A metric which is closely related to CADR Ratings of an air purifier is its Air Changes per Hour. Air Changes per Hour measures the hourly volume of clean air delivered by an air purifier expressed as a multiple of the volume of the room. A good air purifier should be able to deliver in 15 minutes, a volume of clean air that is equal to the volume of the room. This implies a minimum ACH of 4.
Not all Australian air purifier suppliers note their ACH. In these cases, the room size that can be covered by an air purifier can be determined by the thumb rule which states that the maximum room size that can be covered by an air purifier is no larger than 1.5 times its CADR Rating.
What else should consider when buying an air purifier?
First and foremost among these is the kind of air purifier you need. As stated above, air purifiers with HEPA filters target particles, while those with carbon filters target gases. If you want to filter out both classes of contaminants, you’ll need an air purifier that combines these two filter types. Deciding what contaminants you’re most concerned about and choosing your model accordingly is arguably the most important step in buying an air purifier.
You’ll also need to think about the size of the space your air purifier will be used in. As you can imagine, a unit capable of covering a mid-sized house must be able to cycle air much more quickly than a unit that covers a studio apartment. In addition to CADR, you should be looking at the CMH (cubic metres per hour) of air flow and the unit’s square footage rating to determine what unit is best for your needs. Keep in mind that unless stated otherwise, most air purifiers’ square footage ratings are calculated on the basis of one air change per hour in a space with 2.4m ceilings (Australian standard ceiling height).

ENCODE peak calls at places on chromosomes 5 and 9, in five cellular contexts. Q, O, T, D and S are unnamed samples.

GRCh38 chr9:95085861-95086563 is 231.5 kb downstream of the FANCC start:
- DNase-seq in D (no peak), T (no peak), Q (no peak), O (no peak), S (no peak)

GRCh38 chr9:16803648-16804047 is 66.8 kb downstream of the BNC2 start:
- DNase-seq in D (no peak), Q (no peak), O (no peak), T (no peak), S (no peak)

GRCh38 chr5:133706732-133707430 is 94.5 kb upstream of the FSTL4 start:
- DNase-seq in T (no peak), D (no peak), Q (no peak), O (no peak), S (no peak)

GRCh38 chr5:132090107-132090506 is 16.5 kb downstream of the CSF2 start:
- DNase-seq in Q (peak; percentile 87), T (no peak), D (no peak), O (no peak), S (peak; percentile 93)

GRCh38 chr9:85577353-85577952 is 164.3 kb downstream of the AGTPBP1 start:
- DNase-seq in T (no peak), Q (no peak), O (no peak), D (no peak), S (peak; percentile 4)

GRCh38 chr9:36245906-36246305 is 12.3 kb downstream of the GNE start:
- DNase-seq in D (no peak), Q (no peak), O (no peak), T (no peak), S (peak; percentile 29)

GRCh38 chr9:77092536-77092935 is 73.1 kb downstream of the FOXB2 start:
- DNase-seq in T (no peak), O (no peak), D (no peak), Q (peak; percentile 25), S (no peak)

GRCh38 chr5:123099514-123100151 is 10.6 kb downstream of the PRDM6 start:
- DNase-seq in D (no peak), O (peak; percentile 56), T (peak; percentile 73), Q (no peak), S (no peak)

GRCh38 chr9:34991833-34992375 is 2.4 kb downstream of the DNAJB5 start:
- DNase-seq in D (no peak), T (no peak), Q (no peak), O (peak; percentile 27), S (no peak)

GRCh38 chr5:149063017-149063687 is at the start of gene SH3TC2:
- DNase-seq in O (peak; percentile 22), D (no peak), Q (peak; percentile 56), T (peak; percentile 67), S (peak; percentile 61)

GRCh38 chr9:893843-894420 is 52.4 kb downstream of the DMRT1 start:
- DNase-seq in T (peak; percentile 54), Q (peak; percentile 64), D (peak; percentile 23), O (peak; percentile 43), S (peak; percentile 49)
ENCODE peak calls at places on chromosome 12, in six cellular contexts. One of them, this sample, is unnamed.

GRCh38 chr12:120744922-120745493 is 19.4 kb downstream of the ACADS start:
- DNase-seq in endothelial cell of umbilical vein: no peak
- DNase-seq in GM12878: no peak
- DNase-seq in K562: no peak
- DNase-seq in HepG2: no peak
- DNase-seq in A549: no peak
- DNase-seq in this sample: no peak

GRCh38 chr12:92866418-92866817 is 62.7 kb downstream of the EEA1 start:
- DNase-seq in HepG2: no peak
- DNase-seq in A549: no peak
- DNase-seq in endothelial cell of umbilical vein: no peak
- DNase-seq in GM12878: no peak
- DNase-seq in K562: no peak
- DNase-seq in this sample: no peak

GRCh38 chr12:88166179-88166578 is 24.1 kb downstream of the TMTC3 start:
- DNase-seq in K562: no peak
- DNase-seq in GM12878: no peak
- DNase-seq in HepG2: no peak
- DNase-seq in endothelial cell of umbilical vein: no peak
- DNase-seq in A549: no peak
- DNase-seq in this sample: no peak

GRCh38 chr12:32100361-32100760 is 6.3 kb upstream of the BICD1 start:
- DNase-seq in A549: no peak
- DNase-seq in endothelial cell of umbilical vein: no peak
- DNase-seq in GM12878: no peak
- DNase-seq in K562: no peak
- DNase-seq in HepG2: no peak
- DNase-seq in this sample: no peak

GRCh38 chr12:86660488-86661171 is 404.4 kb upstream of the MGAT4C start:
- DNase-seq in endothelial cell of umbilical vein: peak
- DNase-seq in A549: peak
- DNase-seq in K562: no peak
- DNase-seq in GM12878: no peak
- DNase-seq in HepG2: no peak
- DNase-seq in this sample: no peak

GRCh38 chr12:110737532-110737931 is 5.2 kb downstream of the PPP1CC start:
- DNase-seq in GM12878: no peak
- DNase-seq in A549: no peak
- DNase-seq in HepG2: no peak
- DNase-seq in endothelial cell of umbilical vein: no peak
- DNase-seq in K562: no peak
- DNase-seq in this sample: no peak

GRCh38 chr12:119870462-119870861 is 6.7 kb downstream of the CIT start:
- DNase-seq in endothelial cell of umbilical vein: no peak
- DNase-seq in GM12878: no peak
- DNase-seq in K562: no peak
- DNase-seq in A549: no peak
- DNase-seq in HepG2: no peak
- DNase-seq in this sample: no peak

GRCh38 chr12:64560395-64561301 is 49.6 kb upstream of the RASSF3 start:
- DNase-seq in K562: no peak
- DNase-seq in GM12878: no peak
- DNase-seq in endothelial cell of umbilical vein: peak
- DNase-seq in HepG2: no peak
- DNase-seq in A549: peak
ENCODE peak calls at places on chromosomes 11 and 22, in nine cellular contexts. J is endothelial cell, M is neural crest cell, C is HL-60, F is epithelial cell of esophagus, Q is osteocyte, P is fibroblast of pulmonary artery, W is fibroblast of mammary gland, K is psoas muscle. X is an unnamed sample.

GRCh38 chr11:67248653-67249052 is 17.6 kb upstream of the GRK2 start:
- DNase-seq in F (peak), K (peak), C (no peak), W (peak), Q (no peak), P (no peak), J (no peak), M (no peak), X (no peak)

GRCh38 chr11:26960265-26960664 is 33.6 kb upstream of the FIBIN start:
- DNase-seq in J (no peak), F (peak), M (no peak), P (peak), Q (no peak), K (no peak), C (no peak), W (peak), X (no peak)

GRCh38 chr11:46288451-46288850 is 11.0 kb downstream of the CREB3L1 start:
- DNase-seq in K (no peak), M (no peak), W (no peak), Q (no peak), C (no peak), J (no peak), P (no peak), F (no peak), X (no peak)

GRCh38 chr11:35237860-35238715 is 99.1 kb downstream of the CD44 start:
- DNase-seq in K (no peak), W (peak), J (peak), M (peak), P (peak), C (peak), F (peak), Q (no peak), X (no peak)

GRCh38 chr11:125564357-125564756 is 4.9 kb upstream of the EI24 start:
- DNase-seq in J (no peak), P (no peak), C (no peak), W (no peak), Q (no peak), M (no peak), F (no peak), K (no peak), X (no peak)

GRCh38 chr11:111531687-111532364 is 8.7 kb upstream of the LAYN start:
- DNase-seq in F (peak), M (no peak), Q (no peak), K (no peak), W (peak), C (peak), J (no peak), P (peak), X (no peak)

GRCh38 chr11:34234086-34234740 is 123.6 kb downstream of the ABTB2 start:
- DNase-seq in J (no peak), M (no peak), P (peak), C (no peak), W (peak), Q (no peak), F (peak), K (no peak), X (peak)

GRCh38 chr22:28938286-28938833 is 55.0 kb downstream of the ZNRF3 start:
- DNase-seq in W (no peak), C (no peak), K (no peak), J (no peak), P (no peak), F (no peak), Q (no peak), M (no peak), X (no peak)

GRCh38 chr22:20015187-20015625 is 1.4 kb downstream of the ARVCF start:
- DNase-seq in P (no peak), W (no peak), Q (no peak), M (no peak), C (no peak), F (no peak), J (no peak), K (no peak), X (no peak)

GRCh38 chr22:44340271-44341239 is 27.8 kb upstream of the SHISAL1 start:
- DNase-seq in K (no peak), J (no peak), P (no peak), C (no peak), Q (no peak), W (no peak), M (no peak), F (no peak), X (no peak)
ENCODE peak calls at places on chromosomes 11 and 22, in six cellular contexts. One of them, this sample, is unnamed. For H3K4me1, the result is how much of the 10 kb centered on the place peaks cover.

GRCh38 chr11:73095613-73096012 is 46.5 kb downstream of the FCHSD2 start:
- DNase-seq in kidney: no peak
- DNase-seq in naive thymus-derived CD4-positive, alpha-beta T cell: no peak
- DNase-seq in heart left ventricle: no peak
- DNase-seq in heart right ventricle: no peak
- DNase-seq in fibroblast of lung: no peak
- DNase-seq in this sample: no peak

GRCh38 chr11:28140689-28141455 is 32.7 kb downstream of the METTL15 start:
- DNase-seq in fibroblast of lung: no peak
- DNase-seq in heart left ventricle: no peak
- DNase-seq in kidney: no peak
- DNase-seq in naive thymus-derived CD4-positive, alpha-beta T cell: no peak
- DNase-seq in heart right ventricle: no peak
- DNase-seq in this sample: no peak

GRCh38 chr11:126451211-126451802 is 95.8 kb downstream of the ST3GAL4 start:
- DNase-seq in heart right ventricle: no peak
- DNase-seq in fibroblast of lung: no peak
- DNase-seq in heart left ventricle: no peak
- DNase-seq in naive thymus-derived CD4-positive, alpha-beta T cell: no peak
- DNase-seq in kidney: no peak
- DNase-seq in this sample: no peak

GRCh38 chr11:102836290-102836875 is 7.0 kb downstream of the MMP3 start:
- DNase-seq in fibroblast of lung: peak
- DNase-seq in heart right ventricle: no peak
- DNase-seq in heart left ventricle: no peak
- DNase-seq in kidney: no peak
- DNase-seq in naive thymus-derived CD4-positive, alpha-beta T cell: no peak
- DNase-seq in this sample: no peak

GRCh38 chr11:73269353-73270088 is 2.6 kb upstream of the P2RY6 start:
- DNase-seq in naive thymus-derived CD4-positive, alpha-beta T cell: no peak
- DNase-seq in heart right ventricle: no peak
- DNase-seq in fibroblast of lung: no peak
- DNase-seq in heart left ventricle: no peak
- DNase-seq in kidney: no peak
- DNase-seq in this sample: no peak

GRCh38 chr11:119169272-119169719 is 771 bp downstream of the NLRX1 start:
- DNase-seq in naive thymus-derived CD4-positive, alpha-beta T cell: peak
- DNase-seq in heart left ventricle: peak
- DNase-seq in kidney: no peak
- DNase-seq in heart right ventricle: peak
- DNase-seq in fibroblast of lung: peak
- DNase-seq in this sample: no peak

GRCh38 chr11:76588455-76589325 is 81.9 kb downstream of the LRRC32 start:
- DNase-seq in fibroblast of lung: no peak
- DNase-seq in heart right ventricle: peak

Finally it’s also important to consider the noise level you’re comfortable with. Many air purifiers can operate very quietly on their lower fan settings. Lower fan speeds will reduce the functional clean air delivery rate. Try to find a unit that offers a good balance between your noise comfort level and efficient filtering. Ending up with a unit that’s too noisy, even if it means better filtration, can be a serious annoyance and make you less likely to keep using an air purifier over time.
As you can see, an air purifier’s CADR or ACH rating are valuable metrics in choosing the right unit for your home, but it shouldn’t be the only thing you think about. Be sure to consider square metreage, additional features, CMH ratings, filter types and other factors as well. Picking the right air purifier is often a bit of an involved process, but the results can be well worth the effort.
What are the Vornado AC350 Air Purifier CADR metrics?
The Vornado AC350 Air Purifier metrics:
CADR - Cubic Metres per Hour (CMH)
Pollen – 270
Dust – 234
Smoke – 194
Clean Air Delivery Rate (CADR)
Recommended Room Size – 20sqm
Pollen - 5.5 air changes per hour
Dust – 4.81 air changes per hour
Smoke – 3.98 air changes per hour